Meanwhile, Martita, a compassionate young woman, makes it a point to visit Memo every day in case he is lonely or in need of help, while his uncle recovers in a hospital in the city. After a sudden violent outburst that almost has Martita running for the hills, Memo reveals his long-kept secret by singing to her. From then on, they establish a close friendship and he records himself singing his one-hit-wonder while messing around on her phone. Days later, Martita's journalistic friend, Samuel (Paxeco) finds the video recording on her phone and uploads it to YouTube sending the world into a frenzy. The video garners over a million views, but most people's reaction to it is not pleasing for they still think of Memo as Angelo's attacker. Soon after, Memo's absentee father, who works in the music industry, shows up at the cottage in a bid to do some damage control. By this time the media has gotten wind of his whereabouts and attempt to hound him, while filing his moves secretly.
Memo finally attracts the attention that he had been craving all his life, but now he is in a fix, not knowing what to do. His father tries to coax him into making a television appearance alongside Angelo, to finally address the bygone issue publically. With his decision made after talking about his troubles with Martita, he travels to the city hoping to make things right but realizes that the public still hates him. When he comes face to face with Angelo, the motivational speaker tries to draw the spotlight on him and plays victim so he can gain more of the public's favor. But Memo is having none of it. After accusing Angelo of stealing his voice, he stuns the studio by singing his rendition of 'Nobody Knows I'm Here.'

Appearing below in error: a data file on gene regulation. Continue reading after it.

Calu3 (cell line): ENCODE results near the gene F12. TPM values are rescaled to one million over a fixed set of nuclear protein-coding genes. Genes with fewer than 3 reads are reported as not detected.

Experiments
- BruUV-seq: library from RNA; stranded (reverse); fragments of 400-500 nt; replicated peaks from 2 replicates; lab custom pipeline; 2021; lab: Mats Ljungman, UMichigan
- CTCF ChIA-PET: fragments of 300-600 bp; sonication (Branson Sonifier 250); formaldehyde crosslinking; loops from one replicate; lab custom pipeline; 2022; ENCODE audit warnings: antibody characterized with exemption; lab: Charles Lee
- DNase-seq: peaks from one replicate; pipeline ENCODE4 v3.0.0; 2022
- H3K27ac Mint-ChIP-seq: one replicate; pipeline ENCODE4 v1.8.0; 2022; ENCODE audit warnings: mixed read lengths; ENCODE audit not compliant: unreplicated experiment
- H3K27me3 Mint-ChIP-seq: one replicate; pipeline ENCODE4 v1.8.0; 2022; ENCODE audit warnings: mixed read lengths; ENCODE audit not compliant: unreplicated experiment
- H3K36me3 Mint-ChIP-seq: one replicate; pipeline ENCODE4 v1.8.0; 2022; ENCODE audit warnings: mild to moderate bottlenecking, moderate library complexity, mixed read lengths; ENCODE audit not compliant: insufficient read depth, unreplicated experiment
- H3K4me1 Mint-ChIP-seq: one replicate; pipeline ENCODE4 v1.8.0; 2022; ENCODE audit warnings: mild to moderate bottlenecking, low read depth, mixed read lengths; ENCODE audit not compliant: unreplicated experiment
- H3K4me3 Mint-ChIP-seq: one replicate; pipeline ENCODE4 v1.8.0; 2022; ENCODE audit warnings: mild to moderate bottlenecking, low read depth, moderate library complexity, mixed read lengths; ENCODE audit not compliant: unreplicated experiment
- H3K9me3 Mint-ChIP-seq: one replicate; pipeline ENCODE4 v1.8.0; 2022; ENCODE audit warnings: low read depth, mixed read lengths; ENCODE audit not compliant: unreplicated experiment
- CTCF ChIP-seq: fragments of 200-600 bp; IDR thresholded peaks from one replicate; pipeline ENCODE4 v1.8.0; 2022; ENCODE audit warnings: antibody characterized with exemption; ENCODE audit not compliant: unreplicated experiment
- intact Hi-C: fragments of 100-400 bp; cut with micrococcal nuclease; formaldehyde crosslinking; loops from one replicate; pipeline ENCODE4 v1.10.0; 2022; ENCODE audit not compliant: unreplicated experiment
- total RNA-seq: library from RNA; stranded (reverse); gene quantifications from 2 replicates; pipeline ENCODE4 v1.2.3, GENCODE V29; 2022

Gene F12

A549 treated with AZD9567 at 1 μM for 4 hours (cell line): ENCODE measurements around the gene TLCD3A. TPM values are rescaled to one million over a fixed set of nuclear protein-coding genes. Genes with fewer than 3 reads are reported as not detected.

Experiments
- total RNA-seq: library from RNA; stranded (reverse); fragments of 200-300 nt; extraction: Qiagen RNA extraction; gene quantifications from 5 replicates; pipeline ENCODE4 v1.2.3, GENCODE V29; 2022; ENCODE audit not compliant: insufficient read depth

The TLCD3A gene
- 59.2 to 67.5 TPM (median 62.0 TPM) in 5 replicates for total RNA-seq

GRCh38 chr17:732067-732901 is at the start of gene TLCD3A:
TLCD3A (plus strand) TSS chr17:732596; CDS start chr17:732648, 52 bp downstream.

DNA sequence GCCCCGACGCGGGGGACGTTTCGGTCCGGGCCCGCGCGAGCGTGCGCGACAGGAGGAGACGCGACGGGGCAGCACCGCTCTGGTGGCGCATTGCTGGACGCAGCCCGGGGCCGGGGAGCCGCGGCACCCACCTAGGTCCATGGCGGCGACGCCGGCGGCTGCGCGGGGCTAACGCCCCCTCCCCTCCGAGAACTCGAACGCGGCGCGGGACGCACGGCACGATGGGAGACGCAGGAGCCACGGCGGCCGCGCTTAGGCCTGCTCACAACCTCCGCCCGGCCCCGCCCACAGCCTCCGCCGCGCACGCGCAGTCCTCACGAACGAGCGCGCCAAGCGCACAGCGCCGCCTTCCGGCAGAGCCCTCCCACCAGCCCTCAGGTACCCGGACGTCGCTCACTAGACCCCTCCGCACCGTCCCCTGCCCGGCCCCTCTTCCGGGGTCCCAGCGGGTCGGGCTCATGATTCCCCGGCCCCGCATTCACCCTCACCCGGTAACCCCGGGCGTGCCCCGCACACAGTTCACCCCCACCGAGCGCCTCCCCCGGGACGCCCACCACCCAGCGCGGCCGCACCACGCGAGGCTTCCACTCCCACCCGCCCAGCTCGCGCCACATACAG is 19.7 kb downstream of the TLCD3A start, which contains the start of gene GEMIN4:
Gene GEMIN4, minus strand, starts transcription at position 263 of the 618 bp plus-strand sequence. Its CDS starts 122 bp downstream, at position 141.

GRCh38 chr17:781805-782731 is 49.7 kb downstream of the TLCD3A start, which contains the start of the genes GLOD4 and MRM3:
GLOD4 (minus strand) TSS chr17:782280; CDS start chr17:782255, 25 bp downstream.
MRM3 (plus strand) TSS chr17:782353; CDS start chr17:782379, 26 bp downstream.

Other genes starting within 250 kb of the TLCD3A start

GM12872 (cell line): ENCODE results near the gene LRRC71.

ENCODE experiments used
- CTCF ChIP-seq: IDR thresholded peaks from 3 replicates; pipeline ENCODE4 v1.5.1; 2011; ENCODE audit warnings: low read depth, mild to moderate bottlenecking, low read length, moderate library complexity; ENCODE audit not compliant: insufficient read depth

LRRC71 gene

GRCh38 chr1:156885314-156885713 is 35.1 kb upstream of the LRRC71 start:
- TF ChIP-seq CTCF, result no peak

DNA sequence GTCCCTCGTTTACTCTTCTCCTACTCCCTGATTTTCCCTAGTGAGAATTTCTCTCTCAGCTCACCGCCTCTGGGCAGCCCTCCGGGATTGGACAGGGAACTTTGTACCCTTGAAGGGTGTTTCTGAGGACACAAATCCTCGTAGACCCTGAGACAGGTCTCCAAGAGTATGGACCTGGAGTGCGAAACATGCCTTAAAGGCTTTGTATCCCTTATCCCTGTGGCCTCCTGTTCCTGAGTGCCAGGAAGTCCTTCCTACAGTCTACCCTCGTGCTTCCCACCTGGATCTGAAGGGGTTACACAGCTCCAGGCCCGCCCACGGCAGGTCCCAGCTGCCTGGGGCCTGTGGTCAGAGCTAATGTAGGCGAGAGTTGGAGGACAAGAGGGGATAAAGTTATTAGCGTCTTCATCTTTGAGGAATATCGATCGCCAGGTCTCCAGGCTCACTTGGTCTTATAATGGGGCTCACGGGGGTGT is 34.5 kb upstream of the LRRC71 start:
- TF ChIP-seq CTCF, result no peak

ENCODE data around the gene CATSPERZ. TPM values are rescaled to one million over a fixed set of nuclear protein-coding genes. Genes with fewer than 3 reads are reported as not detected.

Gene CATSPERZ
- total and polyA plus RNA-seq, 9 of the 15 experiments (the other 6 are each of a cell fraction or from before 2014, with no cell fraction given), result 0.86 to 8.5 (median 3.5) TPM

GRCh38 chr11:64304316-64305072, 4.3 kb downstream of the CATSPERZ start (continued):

The musical-drama is not your average success-story, where the protagonist goes from being a nobody to an overnight sensation. What makes it so impacting is that it reflects real-life sentiments of pain and anguish coupled with failure and a sense of hopelessness. Throughout the film, Memo slowly yet surely starts to overcome his fears and inhibitions, first by letting someone other than his uncle into his life and then voluntarily traveling to the city by himself. 'Nobody Knows I'm Here' stands out mostly because of some very distinct characteristics. Scarce dialogue, for one, calls for emotive visuals and body language, which this film delivers perfectly. The panoramic views of the island and the skillful play on camera angles by Sergio Armstrong adds significant depth to the film, coupled with a strong plot and a moving performance from Garcia crooning the film's soundtrack. And like most films of this genre, 'Nobody Knows I'm Here' has a happy ending in itself -- Memo finally makes peace with his past and overcomes his longstanding fear and resentment. The film ends on a high note, with Memo and Martita laying in bed and blanketed in solace.
Produced by Juan de Dios Larraín and Pablo Larraín, 'Nobody Knows I'm Here' is now streaming on Netflix.